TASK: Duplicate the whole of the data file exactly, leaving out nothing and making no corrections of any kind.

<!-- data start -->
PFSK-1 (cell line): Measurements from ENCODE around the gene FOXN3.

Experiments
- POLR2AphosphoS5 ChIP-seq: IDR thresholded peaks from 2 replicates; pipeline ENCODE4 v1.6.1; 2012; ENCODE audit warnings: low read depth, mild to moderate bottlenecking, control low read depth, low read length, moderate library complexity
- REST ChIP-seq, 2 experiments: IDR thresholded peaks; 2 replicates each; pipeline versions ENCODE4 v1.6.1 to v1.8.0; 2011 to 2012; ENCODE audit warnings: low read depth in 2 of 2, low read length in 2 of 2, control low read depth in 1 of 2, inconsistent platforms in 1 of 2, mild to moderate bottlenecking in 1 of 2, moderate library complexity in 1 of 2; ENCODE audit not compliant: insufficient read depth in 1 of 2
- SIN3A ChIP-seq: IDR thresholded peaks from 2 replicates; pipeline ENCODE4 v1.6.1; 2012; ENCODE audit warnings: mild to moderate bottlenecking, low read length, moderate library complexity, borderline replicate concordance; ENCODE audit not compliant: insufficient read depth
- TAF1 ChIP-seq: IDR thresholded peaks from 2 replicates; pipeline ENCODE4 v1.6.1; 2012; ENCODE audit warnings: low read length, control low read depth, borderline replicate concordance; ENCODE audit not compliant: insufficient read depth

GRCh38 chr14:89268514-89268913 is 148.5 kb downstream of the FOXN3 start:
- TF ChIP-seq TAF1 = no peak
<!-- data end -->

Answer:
PFSK-1 (cell line): Measurements from ENCODE around the gene FOXN3.

Experiments
- POLR2AphosphoS5 ChIP-seq: IDR thresholded peaks from 2 replicates; pipeline ENCODE4 v1.6.1; 2012; ENCODE audit warnings: low read depth, mild to moderate bottlenecking, control low read depth, low read length, moderate library complexity
- REST ChIP-seq, 2 experiments: IDR thresholded peaks; 2 replicates each; pipeline versions ENCODE4 v1.6.1 to v1.8.0; 2011 to 2012; ENCODE audit warnings: low read depth in 2 of 2, low read length in 2 of 2, control low read depth in 1 of 2, inconsistent platforms in 1 of 2, mild to moderate bottlenecking in 1 of 2, moderate library complexity in 1 of 2; ENCODE audit not compliant: insufficient read depth in 1 of 2
- SIN3A ChIP-seq: IDR thresholded peaks from 2 replicates; pipeline ENCODE4 v1.6.1; 2012; ENCODE audit warnings: mild to moderate bottlenecking, low read length, moderate library complexity, borderline replicate concordance; ENCODE audit not compliant: insufficient read depth
- TAF1 ChIP-seq: IDR thresholded peaks from 2 replicates; pipeline ENCODE4 v1.6.1; 2012; ENCODE audit warnings: low read length, control low read depth, borderline replicate concordance; ENCODE audit not compliant: insufficient read depth

GRCh38 chr14:89268514-89268913 is 148.5 kb downstream of the FOXN3 start:
- TF ChIP-seq TAF1 = no peak